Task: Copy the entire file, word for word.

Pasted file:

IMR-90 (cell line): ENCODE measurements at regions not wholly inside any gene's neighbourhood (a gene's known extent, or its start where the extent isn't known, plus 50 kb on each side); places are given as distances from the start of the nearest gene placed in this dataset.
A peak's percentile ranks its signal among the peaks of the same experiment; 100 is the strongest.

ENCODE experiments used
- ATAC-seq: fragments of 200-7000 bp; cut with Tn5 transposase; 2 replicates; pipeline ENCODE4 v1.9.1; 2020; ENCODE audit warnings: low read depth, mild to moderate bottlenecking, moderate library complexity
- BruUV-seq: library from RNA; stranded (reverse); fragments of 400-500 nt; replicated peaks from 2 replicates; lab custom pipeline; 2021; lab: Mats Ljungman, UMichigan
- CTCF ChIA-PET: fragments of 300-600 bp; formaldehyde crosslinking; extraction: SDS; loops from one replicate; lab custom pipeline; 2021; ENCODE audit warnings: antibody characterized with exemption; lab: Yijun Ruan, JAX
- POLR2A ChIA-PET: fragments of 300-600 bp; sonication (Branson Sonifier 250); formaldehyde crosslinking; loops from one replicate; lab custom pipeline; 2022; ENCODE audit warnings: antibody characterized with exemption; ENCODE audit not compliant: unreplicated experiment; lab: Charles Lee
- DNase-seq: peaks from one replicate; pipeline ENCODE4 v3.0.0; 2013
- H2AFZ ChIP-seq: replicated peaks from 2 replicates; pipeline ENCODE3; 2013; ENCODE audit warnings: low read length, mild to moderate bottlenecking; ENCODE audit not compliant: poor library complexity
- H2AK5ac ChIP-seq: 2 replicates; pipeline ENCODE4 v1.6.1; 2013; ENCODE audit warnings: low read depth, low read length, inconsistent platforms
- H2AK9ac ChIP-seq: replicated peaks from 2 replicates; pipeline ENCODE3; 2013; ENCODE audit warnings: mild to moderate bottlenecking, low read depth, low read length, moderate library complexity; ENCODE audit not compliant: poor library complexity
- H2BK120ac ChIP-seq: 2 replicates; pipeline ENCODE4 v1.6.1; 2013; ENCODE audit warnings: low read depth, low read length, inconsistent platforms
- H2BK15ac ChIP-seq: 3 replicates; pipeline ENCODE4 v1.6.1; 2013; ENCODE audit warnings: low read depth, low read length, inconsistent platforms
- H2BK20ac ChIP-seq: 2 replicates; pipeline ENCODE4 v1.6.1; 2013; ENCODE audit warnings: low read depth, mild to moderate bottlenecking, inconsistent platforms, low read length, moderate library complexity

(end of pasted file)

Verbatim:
IMR-90 (cell line): ENCODE measurements at regions not wholly inside any gene's neighbourhood (a gene's known extent, or its start where the extent isn't known, plus 50 kb on each side); places are given as distances from the start of the nearest gene placed in this dataset.
A peak's percentile ranks its signal among the peaks of the same experiment; 100 is the strongest.

ENCODE experiments used
- ATAC-seq: fragments of 200-7000 bp; cut with Tn5 transposase; 2 replicates; pipeline ENCODE4 v1.9.1; 2020; ENCODE audit warnings: low read depth, mild to moderate bottlenecking, moderate library complexity
- BruUV-seq: library from RNA; stranded (reverse); fragments of 400-500 nt; replicated peaks from 2 replicates; lab custom pipeline; 2021; lab: Mats Ljungman, UMichigan
- CTCF ChIA-PET: fragments of 300-600 bp; formaldehyde crosslinking; extraction: SDS; loops from one replicate; lab custom pipeline; 2021; ENCODE audit warnings: antibody characterized with exemption; lab: Yijun Ruan, JAX
- POLR2A ChIA-PET: fragments of 300-600 bp; sonication (Branson Sonifier 250); formaldehyde crosslinking; loops from one replicate; lab custom pipeline; 2022; ENCODE audit warnings: antibody characterized with exemption; ENCODE audit not compliant: unreplicated experiment; lab: Charles Lee
- DNase-seq: peaks from one replicate; pipeline ENCODE4 v3.0.0; 2013
- H2AFZ ChIP-seq: replicated peaks from 2 replicates; pipeline ENCODE3; 2013; ENCODE audit warnings: low read length, mild to moderate bottlenecking; ENCODE audit not compliant: poor library complexity
- H2AK5ac ChIP-seq: 2 replicates; pipeline ENCODE4 v1.6.1; 2013; ENCODE audit warnings: low read depth, low read length, inconsistent platforms
- H2AK9ac ChIP-seq: replicated peaks from 2 replicates; pipeline ENCODE3; 2013; ENCODE audit warnings: mild to moderate bottlenecking, low read depth, low read length, moderate library complexity; ENCODE audit not compliant: poor library complexity
- H2BK120ac ChIP-seq: 2 replicates; pipeline ENCODE4 v1.6.1; 2013; ENCODE audit warnings: low read depth, low read length, inconsistent platforms
- H2BK15ac ChIP-seq: 3 replicates; pipeline ENCODE4 v1.6.1; 2013; ENCODE audit warnings: low read depth, low read length, inconsistent platforms
- H2BK20ac ChIP-seq: 2 replicates; pipeline ENCODE4 v1.6.1; 2013; ENCODE audit warnings: low read depth, mild to moderate bottlenecking, inconsistent platforms, low read length, moderate library complexity